We analyse supply and demand in major scenarios for the European energy transition until 2050. We then contrast it to the available sources of finance. The good news is that the private money is – in principle – available to finance the investments. The bad news however is that does not (yet) come in the forms and shapes that the European energy sector would need it. Changing the situation requires action from both the private and the public sector in the coming years.
We know how much we need
Many studies highlight the large amounts of investment into energy supply and demand that is required. An innovation-led sustainability transition requires both investments in invention and innovation as well as diffusion in a diversified financial system (Polzin et al., 2017). Our review reveals that under the individual investment and lending mandates the money is available. Many of the scenario-based analyses explicitly or implicitly neglect the sources of finance rather focusing on aggregate investment needs. For example McCollum et al. (2018, p. 591) state that ‘[…] given the nature of these models, we expressly address the question of ‘Where are the investment needs?’, not ‘Who pays for them?’’.
The money is available, but…
Our analysis further shows, on the one hand, that the volumes are available in the order of magnitude needed for a successful energy transition, especially when it comes to institutional investors. On the other hand, the numbers also reveal a qualitative mismatch. There is ample capacity to invest in scaling mature technologies, but there are shortages in (upstream) innovation finance, especially research, development and demonstration (RD&D) as well as venture capital and private equity. There the amounts are smaller, but the downstream impacts are not. There is no quantitative issue in freeing up these resources and a little will go a long way in solving the most urgent bottlenecks. However typically the types of finance suitable for funding experimentation are not so easy to mobilize in Europe’s highly institutionalized, bank based and regulated financial sector (Elert et al., 2019).
Who can do what?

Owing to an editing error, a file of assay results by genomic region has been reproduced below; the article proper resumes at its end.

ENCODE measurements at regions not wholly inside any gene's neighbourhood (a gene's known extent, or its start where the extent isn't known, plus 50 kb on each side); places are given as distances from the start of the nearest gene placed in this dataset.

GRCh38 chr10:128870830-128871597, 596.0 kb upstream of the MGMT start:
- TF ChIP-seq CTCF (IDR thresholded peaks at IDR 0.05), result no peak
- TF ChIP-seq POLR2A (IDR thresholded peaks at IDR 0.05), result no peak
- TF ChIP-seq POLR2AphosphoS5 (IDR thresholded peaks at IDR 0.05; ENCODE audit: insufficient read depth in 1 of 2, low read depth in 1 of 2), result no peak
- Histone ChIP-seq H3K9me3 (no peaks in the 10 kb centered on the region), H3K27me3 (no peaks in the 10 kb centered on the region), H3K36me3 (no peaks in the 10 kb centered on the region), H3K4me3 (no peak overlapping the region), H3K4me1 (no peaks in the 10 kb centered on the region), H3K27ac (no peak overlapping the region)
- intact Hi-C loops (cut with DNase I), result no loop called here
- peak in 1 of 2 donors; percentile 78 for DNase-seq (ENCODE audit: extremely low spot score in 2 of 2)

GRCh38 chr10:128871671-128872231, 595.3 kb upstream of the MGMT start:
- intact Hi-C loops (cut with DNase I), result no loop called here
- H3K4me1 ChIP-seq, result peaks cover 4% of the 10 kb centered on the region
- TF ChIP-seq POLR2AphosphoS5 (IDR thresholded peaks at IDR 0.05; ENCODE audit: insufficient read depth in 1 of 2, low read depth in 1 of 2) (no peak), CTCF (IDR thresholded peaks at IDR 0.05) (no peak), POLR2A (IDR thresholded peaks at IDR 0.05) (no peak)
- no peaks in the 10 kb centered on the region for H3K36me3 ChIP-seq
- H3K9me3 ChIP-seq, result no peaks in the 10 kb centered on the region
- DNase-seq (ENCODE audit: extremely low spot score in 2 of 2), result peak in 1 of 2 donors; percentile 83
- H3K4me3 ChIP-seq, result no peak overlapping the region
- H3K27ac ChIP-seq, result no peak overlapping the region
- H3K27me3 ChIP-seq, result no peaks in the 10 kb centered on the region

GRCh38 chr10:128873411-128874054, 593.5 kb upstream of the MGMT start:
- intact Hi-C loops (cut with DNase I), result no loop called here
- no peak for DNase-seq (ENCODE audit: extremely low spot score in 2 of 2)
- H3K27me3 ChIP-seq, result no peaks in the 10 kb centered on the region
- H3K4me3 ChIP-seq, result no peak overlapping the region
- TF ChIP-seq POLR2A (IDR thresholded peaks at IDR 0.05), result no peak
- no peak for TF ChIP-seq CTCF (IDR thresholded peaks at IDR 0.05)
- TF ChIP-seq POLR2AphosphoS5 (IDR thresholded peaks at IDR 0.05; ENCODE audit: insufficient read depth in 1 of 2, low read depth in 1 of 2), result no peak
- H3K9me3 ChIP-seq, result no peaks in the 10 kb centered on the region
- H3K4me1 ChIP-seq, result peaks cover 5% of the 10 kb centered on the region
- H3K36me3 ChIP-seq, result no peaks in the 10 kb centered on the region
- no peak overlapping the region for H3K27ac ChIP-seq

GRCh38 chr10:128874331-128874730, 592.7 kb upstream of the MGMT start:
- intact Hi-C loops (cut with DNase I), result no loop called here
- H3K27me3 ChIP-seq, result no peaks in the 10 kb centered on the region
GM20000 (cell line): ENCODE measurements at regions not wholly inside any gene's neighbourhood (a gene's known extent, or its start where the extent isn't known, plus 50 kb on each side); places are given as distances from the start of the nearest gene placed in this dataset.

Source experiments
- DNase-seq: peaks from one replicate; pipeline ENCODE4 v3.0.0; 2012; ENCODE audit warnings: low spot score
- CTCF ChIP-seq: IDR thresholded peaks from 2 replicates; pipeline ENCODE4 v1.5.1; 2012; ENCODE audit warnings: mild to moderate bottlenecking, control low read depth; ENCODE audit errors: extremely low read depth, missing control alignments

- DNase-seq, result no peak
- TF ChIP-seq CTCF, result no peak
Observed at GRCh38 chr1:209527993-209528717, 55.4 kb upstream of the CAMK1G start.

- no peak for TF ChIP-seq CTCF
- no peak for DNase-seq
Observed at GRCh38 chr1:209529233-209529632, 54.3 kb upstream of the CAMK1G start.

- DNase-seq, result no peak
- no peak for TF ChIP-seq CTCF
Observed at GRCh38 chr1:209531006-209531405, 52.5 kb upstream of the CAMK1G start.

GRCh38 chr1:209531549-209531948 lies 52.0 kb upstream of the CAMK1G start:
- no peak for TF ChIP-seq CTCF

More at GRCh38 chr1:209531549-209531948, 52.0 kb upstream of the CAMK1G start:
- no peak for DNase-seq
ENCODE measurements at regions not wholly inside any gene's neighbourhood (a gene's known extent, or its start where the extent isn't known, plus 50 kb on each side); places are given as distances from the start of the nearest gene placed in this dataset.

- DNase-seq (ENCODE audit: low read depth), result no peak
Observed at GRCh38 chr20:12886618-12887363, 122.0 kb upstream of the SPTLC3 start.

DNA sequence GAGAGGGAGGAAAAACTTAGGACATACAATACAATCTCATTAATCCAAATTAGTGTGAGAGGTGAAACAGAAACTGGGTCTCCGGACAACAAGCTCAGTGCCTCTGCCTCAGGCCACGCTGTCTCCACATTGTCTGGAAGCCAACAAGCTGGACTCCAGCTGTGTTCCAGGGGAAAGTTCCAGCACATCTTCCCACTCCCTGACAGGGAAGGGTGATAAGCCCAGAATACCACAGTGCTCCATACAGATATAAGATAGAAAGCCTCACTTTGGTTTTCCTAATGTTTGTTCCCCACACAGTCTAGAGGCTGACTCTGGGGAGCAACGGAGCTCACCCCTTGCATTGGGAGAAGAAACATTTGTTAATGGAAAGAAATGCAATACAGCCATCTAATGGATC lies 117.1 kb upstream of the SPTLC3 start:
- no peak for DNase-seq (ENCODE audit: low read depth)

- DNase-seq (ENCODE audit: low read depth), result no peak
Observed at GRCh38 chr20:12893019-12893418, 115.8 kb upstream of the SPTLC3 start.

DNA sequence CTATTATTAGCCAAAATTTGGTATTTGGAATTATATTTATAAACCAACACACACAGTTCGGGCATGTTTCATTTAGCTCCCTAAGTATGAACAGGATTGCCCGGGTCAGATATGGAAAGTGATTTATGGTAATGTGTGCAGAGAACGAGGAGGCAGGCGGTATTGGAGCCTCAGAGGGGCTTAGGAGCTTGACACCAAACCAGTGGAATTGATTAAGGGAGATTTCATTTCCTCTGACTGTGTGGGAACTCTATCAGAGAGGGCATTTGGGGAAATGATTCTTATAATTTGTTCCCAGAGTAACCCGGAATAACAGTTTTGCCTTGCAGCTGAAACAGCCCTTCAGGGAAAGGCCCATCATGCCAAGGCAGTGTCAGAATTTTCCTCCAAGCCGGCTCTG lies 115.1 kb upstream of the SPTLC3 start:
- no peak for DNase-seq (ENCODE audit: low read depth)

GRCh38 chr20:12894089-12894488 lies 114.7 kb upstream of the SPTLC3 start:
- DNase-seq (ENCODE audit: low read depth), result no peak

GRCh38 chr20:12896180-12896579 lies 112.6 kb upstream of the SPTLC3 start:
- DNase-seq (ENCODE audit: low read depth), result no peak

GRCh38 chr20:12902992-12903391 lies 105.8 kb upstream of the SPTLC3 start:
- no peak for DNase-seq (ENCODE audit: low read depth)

It becomes apparent from our review that there is plenty of financing available especially in the later stages of technology lifecycle (see Figure 1) when the risks involved are comparably low. That means even within the current composition of equities, bond and alternative investments, institutional investors could engage in financing large-scale (low-risk) renewable energy projects (Röttgers et al., 2018). An effective reform of regulation and governance to allow these investors to engage more in unlisted long-term equity and debt will make ample funding available to scale the necessary technologies. These could be realised through intermediate channels such as green bonds or YieldCos but institutional investors also heavily engage in public equity markets another underutilized source (La Monaca et al., 2018).
In the earlier stages of the technology lifecycle (with considerable risks) the problem is more urgent. Here only hardly scalable solutions such as small and distributed finance and venture capital are available. These are also able to address significant early stage risks (see Figure 1). Larger ticket sizes and higher risks can only be handled by (state) investment banks and some private equity funds. State investment banks have the potential to scale-up their investments significantly. However, their main role would be in mobilising private finance through co-investments, signalling and education (Geddes et al., 2018).
Figure 1: Sources of finance for the energy transition (framework adapted from (Criscuolo and Menon, 2015))
Unlocking the potential
Our review yields three major ways of unlocking the potential of different sources of finance. First, initiatives promoting socially responsible investments from within the sector (such as pension funds and sovereign wealth funds) that base their investments also on ESG criteria could be scaled up (G20 Green Finance Study Group, 2016) An innovation-led energy transition needs risk-carrying capital in smaller tickets (Owen et al., 2018; Polzin et al., 2018). That needs freeing equity from individual retail investors or institutional funding from pension funds, insurance companies or sovereign wealth funds (Polzin et al., 2017). Finally, a recurring recommendation is the urgent development expertise with technologies, investment vehicles and transition paths.
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Friedemann Polzin is Assistant Professor of Sustainable Entrepreneurship and Innovation at Utrecht University School of Economics (U.S.E.) and associated researcher at the Sustainable Finance Lab (SFL) | https://www.uu.nl/staff/FHJPolzin | https://twitter.com/friedemann_p
Sanders is Associate Professor Economics of Transition and Sustainability at Utrecht
University School of Economics (U.S.E.) and member of the Sustainable Finance
Lab (SFL) | https://www.uu.nl/staff/MWJLSanders | https://twitter.com/mwjlsanders
 Polzin, F., Sanders, M., 2019. How to fill the ‘financing gap’ for the transition to low-carbon energy in Europe? USE Discussion paper series 19-18. Available at: https://www.uu.nl/en/files/rebousewp20191918pdf